Regular class A: 4.0

Regular class A: 4.0

Honors class A: 4.5

Honors class A: 4.5

Regular class B: 3.0

Regular class B: 3.0

AP class C: 3.0

This would bring your total to 26. Dividing that number by total classes taken (7), would give you a semester GPA of 3.71.

This example also illustrates the impact weighted classes can have on your GPA. If you were able to get that AP class up to a B, your semester GPA would go up to a 3.86. But if that C had been a âregularâ class, it would bring your GPA down to a 3.57.

## Weighted GPA vs Unweighted GPA: Whatâs the Difference?

A weighted GPA system takes into account the academic challenge of a course, while an unweighted GPA system treats all classes the same. For example, in a high school that uses an unweighted system, both a student who took only âregularâ classes and a student who took all advanced classes have the same maximum potential GPA: 4.0. However, in a school with a weighted GPA system, the student who took only regular classes would still have a maximum GPA of 4.0, while the student who took advanced classes would be able to earn above a 4.0 (generally up to a 5.0).

### Do colleges look at the difficulty of your classes?

Yes. Universities, particularly the Ivy Leagues, want to see that youâve challenged yourself academically. Theyâre also likely to look at what classes were available to you versus what you took. This is one way theyâre able to fairly evaluate students from different schools. If your public high school only offers four AP classes, but you took - and did well - in all four of them, this reflects well on you. On the flip side, if your school offers 20+ AP classes and you only took four of them, this is unlikely to show the devotion to academic excellence sought by top universities.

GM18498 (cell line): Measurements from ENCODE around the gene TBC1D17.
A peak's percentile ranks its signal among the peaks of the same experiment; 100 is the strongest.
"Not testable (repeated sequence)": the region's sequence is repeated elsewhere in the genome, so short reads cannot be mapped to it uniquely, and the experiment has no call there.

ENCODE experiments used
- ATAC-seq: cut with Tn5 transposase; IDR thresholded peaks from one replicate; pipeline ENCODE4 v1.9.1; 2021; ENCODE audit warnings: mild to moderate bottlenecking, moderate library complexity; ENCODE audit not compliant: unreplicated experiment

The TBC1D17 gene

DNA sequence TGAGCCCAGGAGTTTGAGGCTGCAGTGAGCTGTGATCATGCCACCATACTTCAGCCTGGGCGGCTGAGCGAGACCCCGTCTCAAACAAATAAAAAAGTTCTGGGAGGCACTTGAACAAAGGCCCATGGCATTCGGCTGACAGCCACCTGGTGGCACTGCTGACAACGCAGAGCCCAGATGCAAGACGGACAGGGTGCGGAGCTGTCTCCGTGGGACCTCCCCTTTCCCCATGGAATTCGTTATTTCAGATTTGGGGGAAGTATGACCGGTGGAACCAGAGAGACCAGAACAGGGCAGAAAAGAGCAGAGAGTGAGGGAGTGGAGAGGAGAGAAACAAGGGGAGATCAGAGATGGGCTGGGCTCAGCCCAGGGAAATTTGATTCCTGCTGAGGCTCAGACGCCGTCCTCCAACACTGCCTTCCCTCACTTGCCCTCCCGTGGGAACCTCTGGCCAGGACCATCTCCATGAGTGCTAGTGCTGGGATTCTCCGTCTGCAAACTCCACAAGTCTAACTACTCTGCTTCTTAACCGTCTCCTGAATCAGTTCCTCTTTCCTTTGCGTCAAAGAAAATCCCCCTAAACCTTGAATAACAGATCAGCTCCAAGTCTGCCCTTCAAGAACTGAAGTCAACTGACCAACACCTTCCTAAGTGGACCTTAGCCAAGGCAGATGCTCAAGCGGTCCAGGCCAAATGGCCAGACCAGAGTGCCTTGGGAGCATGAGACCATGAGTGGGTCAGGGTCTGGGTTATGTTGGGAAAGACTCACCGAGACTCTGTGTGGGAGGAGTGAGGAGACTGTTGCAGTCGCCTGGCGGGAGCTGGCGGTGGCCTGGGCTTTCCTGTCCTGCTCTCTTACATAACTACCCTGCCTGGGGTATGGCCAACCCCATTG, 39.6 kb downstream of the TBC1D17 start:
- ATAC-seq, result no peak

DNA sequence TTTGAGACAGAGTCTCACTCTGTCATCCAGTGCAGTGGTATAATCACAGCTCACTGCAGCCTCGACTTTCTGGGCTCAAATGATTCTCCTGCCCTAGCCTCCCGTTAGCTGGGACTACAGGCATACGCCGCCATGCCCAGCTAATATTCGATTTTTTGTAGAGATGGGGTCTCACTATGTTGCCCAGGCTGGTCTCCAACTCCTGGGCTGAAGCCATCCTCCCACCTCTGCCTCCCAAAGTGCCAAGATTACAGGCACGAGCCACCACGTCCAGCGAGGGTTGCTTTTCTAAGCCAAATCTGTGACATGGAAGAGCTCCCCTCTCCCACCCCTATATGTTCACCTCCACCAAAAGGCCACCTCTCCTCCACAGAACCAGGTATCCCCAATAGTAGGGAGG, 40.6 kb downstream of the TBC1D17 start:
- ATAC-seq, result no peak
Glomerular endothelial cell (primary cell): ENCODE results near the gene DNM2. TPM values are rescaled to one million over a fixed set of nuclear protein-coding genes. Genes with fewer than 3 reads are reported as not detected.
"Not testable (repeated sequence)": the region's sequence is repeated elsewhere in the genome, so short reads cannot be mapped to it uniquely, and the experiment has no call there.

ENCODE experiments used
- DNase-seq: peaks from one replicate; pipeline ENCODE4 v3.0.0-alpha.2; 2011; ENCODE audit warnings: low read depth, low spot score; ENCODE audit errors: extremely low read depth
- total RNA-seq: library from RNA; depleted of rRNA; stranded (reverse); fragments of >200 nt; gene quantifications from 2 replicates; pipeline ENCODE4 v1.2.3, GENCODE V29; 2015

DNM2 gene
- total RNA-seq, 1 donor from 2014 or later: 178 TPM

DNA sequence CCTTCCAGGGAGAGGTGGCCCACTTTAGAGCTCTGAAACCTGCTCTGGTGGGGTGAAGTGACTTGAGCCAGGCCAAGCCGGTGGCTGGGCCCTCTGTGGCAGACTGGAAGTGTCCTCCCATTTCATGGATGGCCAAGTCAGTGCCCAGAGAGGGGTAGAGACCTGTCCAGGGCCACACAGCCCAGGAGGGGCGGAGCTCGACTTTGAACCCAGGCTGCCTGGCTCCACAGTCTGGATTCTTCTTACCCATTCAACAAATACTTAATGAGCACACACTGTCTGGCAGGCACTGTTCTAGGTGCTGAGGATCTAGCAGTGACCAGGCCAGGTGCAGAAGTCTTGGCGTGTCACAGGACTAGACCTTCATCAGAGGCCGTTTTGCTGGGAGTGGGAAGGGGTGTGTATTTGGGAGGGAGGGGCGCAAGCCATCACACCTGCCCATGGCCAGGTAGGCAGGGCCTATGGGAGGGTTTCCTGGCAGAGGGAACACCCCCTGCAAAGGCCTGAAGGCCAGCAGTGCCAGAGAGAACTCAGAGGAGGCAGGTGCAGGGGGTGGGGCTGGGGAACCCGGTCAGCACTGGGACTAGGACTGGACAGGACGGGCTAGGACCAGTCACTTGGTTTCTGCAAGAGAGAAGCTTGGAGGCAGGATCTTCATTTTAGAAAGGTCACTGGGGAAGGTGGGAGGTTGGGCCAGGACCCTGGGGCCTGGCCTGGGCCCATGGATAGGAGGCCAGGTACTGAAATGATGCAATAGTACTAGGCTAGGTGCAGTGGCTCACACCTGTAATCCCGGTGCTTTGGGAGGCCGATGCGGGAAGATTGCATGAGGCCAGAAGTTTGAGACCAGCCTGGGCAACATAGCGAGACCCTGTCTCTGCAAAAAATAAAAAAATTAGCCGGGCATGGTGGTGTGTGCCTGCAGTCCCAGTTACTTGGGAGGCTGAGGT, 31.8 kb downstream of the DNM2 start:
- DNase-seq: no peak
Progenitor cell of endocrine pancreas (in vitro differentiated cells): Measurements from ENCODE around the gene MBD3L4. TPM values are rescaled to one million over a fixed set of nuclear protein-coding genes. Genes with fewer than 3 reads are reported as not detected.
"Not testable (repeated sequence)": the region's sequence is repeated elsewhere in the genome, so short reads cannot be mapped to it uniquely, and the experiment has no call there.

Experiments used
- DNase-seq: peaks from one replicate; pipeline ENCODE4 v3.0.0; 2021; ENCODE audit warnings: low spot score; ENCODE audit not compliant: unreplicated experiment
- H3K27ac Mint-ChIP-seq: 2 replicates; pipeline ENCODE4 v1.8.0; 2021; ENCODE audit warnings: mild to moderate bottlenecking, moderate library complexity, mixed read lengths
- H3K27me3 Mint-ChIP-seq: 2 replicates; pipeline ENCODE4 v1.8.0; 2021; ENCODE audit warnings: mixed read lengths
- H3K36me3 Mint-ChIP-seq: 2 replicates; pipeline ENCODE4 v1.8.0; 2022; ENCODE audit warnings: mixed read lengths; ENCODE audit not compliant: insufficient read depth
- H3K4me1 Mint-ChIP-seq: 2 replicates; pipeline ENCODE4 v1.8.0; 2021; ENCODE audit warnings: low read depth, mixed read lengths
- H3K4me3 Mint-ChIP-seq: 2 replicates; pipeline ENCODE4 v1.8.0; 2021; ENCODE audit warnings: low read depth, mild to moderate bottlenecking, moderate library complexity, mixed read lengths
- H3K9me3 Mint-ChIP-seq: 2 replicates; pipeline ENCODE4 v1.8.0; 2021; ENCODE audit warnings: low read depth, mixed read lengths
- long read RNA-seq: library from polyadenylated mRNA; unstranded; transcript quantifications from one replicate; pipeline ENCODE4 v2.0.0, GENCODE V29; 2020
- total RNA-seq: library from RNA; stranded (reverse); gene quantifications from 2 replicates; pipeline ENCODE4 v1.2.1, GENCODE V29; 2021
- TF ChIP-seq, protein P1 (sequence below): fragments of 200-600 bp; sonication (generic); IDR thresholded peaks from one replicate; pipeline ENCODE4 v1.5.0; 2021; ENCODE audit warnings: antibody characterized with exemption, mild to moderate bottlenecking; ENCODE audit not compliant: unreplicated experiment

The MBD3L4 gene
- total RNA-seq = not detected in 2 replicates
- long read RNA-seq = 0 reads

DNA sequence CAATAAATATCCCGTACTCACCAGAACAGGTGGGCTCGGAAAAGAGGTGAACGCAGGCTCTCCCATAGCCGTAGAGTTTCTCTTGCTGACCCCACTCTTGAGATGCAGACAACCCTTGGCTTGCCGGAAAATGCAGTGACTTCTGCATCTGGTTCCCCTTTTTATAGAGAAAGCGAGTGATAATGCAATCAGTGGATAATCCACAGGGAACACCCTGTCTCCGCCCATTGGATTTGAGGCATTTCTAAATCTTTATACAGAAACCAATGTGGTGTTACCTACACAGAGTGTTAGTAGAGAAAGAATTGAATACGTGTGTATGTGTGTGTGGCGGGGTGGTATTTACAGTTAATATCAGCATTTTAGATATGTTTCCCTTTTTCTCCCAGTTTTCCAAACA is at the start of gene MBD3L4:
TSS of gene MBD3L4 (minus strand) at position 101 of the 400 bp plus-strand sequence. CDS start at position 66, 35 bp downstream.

### Do 9th grade grades matter for college?

Yes. 9th and 10th grade classes impact your cumulative GPA. They also impact what classes are available to you in grades 11 and 12, which is why choosing the right courses from the start of high school is important. That being said, colleges know that bad semesters happen. If the first semester of freshman year was a hard adjustment, but all other semesters show strong academic performance, theyâre likely to take that into consideration. The Common Application also provides an âadditional informationâ section. If there were extenuating circumstances around a bad semester - health issues, change in family circumstances, etc - you can briefly address them in this section.

## What GPA do colleges look at?

Colleges look at both types of GPA, weighted and unweighted, and will look at your cumulative GPA. Admissions departments understand that not all schools do things the same, and often convert both types of GPA into their own scoring system. These systems will take into account the types of courses offered, the academic rigor of the school, the performance of the student in the courses taken, and even the maximum possible GPA at the school, among many other metrics.